Google Scholar

American Association of School Librarians (2007). Standards for the 21st-Century Learner. Chicago, Il: American Library Association.

Google Scholar

Amiri, F., and Razmjoo, S. A. (2016). On Iranian EFL undergraduate students' perceptions of plagiarism. J. Acad. Ethics 14, 115–131. doi: 10.1007/s10805-015-9245-3

CrossRef Full Text | Google Scholar

Anderson, T. (2016). “Theories for learning with emerging technologies,” in Emergence and Innovation in Digital Learning: Foundations and Applications, ed G. Veletsianos (Edmonton, AB: Athabasca University Press, 35–50.

Google Scholar

Association canadienne de l'éducation de langue française (ACELF), Fédération culturelle canadienne-française (FCCF), and Fédération canadienne des directions d'écoles francophones (FCDEF). (2009). Trousse du passeur culturel: la contribution des arts et de la culture à la construction identitaire.

Association of College and Research Libraries (2015). Framework for Information Literacy for Higher Education.

PubMed Abstract | Google Scholar

Benharrat, A. (2018). “Développer attention et motivation en stimulant la “prise de conscience”: le cas de la formation documentaire à l'université,” in Colloque international: Apprendre, Transmettre, Innover à et par l'Université Saison_2, Groupe de recherche interdisciplinaire IDEFI-UM3D (Montpellier).

Google Scholar

Boubée, N. (2011). Caractériser les pratiques informationnelles des jeunes: Les problèmes laissés ouverts par les deux conceptions ≪natifs≫ et ≪naïfs≫ numériques. Commun. Rencontres Savoirs CDI 24, 1–14.

Google Scholar

Broeckelman-Post, M. A. (2008). Faculty and student classroom influences on academic dishonesty. IEEE Trans. Educ. 51, 206–211. doi: 10.1109/TE.2007.910428

CrossRef Full Text | Google Scholar

Bruton, S., and Childers, D. (2016). The ethics and politics of policing plagiarism: a qualitative study of faculty views on student plagiarism and Turnitin®. Assess. Eval. High. Educ. 41, 316–330. doi: 10.1080/02602938.2015.1008981

CrossRef Full Text | Google Scholar

Bryant, K. N. (2017). Engaging 21st century Writers With Social Media. Hershey, PA: Information Science Reference. doi: 10.4018/978-1-5225-0562-4

CrossRef Full Text

Childers, D., and Bruton, S. (2016). “Should it be considered plagiarism?” student perceptions of complex citation issues. J. Acad. Ethics 14, 1–17. doi: 10.1007/s10805-015-9250-6

CrossRef Full Text | Google Scholar

Coalter, T., Lim, C. L., and Wanorie, T. (2007). Factors that influence faculty actions: a study on faculty responses to academic dishonesty. Int. J. Scholarship Teach. Learn. 1:n1. doi: 10.20429/ijsotl.2007.010112

CrossRef Full Text | Google Scholar

Colella, J. (2018). Plagiarism education, perceptions, and responsibilities in post-secondary education (Ph.D. Thesis). University of Windsor, Windsor, ON, Canada.

Couture, M. (2017). Normes bibliographiques, Adaptation française des normes de l'APA (selon la 6e édition du Publication Manual, 2010). Montréal, QC: Télé-université.

Google Scholar

Crittenden, V. L., Hanna, R. C., and Peterson, R. A. (2009). The cheating culture: a global societal phenomenon. Bus. Horiz. 52, 337–346. doi: 10.1016/j.bushor.2009.02.004

CrossRef Full Text | Google Scholar

Cronan, T. P., Mullins, J. K., and Douglas, D. E. (2018). Further understanding factors that explain freshman business students' academic integrity intention and behavior: plagiarism and sharing homework. J. Bus. Ethics 147, 197–220. doi: 10.1007/s10551-015-2988-3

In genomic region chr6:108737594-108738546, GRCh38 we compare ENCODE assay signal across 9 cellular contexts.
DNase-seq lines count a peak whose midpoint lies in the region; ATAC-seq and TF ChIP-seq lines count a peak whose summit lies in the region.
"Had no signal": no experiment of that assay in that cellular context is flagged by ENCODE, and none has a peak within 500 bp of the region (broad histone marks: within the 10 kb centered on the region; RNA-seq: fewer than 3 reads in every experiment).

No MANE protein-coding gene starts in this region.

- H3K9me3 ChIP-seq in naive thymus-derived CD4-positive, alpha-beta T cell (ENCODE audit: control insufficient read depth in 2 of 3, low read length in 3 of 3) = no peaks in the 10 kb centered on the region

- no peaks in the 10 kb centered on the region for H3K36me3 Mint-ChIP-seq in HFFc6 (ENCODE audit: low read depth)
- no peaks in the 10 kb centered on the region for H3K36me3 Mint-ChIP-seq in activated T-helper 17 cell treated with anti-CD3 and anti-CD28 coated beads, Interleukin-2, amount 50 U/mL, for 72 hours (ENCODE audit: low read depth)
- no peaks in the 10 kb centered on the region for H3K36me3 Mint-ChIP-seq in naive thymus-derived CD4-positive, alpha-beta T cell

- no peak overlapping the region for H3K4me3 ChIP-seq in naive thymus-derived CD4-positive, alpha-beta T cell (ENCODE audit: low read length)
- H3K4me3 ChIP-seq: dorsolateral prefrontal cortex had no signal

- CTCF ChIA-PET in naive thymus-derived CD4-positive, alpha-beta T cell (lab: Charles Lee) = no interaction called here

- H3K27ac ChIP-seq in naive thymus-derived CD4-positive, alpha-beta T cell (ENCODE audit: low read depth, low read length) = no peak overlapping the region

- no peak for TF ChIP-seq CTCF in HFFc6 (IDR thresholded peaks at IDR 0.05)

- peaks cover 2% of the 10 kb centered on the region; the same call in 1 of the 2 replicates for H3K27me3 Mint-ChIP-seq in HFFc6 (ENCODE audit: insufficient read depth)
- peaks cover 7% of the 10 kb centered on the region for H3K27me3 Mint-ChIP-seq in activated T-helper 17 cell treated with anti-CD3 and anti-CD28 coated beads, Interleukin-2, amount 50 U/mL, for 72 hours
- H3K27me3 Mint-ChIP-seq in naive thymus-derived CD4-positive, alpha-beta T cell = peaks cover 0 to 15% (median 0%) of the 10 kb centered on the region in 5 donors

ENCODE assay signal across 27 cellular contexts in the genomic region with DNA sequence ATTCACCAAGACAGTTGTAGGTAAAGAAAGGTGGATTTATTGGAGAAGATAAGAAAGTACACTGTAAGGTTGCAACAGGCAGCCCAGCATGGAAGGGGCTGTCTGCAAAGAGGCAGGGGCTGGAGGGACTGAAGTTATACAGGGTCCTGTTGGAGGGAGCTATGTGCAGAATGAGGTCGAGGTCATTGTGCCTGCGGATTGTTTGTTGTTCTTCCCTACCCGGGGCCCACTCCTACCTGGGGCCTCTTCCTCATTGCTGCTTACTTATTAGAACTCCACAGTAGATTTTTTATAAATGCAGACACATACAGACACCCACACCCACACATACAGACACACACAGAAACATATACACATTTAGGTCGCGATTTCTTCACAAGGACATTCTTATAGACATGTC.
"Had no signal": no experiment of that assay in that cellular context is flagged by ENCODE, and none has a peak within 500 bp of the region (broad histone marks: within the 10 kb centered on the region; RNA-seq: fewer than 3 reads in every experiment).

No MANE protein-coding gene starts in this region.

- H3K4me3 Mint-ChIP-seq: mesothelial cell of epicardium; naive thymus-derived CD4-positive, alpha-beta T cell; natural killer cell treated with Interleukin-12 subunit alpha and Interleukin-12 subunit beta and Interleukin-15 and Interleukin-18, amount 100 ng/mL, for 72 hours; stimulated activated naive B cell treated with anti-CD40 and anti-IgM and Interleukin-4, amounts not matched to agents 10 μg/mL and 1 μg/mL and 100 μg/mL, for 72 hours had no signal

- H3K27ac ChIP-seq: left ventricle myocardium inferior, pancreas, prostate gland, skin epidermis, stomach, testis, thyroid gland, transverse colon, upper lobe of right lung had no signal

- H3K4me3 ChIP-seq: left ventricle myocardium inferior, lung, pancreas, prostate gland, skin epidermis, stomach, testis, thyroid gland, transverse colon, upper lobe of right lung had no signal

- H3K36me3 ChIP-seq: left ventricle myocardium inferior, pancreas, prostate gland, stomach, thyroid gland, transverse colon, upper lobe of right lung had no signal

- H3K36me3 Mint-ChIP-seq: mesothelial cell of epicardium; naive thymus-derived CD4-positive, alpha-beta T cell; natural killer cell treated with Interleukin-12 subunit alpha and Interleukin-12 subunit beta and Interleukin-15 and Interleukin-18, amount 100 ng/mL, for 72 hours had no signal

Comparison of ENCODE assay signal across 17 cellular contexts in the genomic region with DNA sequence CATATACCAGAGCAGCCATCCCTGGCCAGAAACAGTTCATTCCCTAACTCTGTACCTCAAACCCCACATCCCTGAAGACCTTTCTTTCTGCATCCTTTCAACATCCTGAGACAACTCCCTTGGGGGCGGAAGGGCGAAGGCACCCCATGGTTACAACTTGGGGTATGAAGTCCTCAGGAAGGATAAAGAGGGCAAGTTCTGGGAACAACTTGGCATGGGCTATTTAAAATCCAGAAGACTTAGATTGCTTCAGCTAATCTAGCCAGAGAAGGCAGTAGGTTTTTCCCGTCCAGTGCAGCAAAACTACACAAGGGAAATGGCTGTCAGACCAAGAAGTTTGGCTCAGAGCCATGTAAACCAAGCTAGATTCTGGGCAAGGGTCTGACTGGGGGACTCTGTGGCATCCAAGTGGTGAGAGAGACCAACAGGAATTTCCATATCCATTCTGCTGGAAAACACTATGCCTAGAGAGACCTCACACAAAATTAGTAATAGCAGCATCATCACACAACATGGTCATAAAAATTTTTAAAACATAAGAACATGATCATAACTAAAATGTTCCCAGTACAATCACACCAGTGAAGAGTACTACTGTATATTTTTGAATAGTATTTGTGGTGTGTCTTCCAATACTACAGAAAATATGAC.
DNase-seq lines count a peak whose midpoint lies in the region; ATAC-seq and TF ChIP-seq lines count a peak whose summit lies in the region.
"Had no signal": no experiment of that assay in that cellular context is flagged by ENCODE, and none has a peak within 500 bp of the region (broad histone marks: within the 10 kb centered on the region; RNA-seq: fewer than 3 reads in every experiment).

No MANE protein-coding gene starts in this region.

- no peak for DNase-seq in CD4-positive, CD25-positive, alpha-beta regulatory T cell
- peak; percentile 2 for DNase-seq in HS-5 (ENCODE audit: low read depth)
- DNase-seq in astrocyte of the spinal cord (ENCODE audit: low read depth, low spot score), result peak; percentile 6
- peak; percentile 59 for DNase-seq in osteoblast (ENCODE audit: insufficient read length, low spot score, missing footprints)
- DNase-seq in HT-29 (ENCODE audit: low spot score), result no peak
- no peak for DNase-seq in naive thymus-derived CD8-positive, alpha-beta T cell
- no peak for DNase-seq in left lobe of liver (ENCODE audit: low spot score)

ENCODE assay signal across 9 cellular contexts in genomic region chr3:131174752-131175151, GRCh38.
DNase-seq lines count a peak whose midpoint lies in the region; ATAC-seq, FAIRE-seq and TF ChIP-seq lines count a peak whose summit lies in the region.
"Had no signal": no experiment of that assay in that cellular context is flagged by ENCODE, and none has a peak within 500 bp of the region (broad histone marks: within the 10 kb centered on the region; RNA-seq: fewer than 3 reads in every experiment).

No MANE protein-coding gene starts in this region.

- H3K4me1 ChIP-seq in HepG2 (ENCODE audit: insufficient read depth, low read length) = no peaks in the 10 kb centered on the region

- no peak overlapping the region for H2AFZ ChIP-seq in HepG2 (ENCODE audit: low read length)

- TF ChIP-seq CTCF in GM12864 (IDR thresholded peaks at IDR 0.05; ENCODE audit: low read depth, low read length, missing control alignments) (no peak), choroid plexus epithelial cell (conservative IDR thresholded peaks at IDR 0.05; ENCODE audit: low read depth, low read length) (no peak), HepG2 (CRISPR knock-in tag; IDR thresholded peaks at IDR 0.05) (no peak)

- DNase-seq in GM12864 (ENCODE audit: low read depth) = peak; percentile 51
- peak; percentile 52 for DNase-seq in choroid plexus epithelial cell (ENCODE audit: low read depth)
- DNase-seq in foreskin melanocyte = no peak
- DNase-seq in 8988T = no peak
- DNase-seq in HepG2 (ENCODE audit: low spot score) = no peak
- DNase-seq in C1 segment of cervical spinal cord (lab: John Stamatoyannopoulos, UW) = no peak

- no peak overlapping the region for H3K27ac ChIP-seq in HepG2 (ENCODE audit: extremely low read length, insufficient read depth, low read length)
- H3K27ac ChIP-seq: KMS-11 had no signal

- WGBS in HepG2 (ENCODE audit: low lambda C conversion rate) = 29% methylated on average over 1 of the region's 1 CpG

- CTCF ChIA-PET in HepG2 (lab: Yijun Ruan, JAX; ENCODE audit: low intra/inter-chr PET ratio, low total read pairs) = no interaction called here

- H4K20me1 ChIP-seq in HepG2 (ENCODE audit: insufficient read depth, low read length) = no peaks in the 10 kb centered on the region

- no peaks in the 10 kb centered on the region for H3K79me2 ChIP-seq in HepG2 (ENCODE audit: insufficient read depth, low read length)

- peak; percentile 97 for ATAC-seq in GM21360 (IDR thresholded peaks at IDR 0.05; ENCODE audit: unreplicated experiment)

CrossRef Full Text | Google Scholar

Curtis, G. J., and Vardanega, L. (2016). Is plagiarism changing over time? A 10-year time-lag study with three points of measurement. High. Educ. Res. Dev. 35, 1167–1179. doi: 10.1080/07294360.2016.1161602

CrossRef Full Text | Google Scholar

Davidson, C. N., and Goldberg, D. T. (2009). The Future of Learning Institutions in a Digital Age. Cambridge, MA: MIT Press. doi: 10.7551/mitpress/8517.001.0001

CrossRef Full Text | Google Scholar

de Jager, K., and Brown, C. (2010). The tangled web: investigating academics' views of plagiarism at the University of Cape Town. Stud. High. Educ. 35, 513–528. doi: 10.1080/03075070903222641

CrossRef Full Text | Google Scholar

De Silva, R., and Graham, S. (2015). The effects of strategy instruction on writing strategy use for students of different proficiency levels. System 53, 47–59. doi: 10.1016/j.system.2015.06.009

CrossRef Full Text | Google Scholar

Dee, T. S., and Jacob, B. A. (2012). Rational ignorance in education a field experiment in student plagiarism. J. Hum. Resour. 47, 397–434. doi: 10.1353/jhr.2012.0012

CrossRef Full Text | Google Scholar

Doró, K. (2014). Why do students plagiarize? EFL undergraduates' views on the reasons behind plagiarism. Romanian J. Eng. Studies 11, 255–263. doi: 10.2478/rjes-2014-0029

CrossRef Full Text

Duplessis, P., and Ballarini-Santonocito, I. (2007). “Petit dictionnaire des concepts info-documentaires,” in Petit dictionnaire des concepts info-documentaires Approche didactique à l'usage des enseignants documentalistes, ed S. CDI (Nantes: Savoirs CDI), 1–99.

Google Scholar

Eaton, S. E., and Edino, R. I. (2018). Strengthening the research agenda of educational integrity in Canada: a review of the research literature and call to action. Int. J. Educ. Integr. 14:5. doi: 10.1007/s40979-018-0028-7

CrossRef Full Text | Google Scholar

Elliott, T. L., Marquis, L. M., and Neal, C. S. (2013). Business ethics perspectives: faculty plagiarism and fraud. J. Business Ethics 112, 91–99. doi: 10.1007/s10551-012-1234-5

CrossRef Full Text | Google Scholar